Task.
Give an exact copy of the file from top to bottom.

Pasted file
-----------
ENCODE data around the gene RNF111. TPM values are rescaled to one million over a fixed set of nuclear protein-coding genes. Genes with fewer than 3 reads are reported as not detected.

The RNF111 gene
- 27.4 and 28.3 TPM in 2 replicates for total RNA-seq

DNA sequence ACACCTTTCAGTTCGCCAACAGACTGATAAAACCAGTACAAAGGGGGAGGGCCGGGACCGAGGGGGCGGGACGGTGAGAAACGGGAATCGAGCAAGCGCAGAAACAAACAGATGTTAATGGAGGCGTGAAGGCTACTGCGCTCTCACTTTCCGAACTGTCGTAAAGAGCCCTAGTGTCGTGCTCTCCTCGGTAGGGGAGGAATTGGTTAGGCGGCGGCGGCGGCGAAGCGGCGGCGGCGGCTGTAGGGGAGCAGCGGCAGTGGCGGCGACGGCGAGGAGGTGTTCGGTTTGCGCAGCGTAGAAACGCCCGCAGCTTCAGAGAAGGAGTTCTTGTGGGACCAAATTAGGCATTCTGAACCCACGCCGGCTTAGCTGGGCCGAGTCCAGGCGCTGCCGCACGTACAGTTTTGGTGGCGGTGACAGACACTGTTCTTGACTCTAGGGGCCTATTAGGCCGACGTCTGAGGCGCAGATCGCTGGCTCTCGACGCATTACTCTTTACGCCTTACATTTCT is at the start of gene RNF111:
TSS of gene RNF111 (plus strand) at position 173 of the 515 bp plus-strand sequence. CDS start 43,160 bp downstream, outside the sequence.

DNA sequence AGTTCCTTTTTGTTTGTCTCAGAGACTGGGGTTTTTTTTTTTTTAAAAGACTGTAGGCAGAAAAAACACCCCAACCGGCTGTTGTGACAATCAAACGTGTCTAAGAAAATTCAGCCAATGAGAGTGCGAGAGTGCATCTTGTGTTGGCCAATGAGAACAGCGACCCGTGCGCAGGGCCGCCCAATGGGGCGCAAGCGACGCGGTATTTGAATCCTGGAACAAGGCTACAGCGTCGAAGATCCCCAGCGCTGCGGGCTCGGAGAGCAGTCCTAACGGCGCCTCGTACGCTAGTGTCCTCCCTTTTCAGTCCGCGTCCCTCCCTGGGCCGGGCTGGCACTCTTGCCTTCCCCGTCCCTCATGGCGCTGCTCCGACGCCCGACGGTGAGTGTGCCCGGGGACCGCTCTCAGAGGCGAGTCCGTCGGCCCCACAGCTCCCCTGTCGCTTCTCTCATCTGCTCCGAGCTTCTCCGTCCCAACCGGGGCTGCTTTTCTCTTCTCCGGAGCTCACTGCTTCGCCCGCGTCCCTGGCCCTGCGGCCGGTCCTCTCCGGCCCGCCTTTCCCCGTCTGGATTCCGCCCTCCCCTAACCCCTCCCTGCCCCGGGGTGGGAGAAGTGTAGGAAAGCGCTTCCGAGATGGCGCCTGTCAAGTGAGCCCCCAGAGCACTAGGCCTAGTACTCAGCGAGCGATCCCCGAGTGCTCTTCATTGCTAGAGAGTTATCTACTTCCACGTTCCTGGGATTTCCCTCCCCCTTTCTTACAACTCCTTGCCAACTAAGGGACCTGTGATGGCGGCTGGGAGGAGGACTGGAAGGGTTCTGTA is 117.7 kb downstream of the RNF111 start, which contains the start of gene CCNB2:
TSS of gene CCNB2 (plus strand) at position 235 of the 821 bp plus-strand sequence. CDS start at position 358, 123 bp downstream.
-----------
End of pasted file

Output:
ENCODE data around the gene RNF111. TPM values are rescaled to one million over a fixed set of nuclear protein-coding genes. Genes with fewer than 3 reads are reported as not detected.

The RNF111 gene
- 27.4 and 28.3 TPM in 2 replicates for total RNA-seq

DNA sequence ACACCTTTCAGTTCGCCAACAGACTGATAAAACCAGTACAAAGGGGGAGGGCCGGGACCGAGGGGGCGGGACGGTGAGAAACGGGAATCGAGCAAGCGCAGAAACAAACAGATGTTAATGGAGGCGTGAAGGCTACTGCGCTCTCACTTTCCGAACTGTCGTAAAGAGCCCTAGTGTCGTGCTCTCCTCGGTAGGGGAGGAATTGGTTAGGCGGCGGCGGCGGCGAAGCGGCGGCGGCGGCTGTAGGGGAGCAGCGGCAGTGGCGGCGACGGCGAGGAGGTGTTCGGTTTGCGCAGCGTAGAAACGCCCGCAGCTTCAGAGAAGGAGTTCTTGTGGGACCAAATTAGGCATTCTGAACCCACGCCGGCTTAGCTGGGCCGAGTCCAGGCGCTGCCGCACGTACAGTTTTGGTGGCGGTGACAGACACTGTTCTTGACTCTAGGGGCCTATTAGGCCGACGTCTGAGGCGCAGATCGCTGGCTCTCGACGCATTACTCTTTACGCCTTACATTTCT is at the start of gene RNF111:
TSS of gene RNF111 (plus strand) at position 173 of the 515 bp plus-strand sequence. CDS start 43,160 bp downstream, outside the sequence.

DNA sequence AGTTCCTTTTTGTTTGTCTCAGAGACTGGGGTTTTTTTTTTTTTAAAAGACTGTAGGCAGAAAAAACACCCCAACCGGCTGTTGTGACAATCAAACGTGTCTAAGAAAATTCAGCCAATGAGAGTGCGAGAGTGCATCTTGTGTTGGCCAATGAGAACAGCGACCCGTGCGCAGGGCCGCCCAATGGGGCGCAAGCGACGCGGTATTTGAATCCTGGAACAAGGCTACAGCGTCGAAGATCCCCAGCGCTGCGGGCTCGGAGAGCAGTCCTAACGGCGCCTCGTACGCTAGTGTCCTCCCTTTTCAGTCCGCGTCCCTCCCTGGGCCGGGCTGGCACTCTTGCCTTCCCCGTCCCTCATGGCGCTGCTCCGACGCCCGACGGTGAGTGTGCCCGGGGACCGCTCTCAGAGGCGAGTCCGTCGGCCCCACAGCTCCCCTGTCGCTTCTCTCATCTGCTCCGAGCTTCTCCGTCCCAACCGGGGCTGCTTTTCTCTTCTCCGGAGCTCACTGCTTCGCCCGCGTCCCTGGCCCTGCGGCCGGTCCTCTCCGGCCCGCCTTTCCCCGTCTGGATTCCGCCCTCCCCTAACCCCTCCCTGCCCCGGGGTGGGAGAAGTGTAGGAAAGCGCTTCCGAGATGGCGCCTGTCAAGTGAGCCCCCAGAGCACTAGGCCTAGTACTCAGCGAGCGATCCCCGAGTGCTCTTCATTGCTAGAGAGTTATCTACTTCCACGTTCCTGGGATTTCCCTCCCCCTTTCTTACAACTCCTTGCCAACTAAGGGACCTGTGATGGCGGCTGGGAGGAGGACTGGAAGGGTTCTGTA is 117.7 kb downstream of the RNF111 start, which contains the start of gene CCNB2:
TSS of gene CCNB2 (plus strand) at position 235 of the 821 bp plus-strand sequence. CDS start at position 358, 123 bp downstream.